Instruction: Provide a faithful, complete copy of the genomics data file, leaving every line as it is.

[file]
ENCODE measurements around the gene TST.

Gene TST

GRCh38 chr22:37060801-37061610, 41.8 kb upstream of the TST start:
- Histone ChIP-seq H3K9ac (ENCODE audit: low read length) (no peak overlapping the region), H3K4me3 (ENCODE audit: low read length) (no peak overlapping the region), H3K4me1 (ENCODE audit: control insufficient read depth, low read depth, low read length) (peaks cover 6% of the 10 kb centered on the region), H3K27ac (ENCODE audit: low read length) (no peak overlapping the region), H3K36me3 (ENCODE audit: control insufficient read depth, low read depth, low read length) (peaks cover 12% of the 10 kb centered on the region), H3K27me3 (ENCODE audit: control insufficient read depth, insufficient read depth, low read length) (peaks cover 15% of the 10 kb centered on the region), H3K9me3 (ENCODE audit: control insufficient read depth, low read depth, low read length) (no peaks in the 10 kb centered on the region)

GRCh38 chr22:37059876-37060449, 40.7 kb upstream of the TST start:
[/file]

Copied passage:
ENCODE measurements around the gene TST.

Gene TST

GRCh38 chr22:37060801-37061610, 41.8 kb upstream of the TST start:
- Histone ChIP-seq H3K9ac (ENCODE audit: low read length) (no peak overlapping the region), H3K4me3 (ENCODE audit: low read length) (no peak overlapping the region), H3K4me1 (ENCODE audit: control insufficient read depth, low read depth, low read length) (peaks cover 6% of the 10 kb centered on the region), H3K27ac (ENCODE audit: low read length) (no peak overlapping the region), H3K36me3 (ENCODE audit: control insufficient read depth, low read depth, low read length) (peaks cover 12% of the 10 kb centered on the region), H3K27me3 (ENCODE audit: control insufficient read depth, insufficient read depth, low read length) (peaks cover 15% of the 10 kb centered on the region), H3K9me3 (ENCODE audit: control insufficient read depth, low read depth, low read length) (no peaks in the 10 kb centered on the region)

GRCh38 chr22:37059876-37060449, 40.7 kb upstream of the TST start: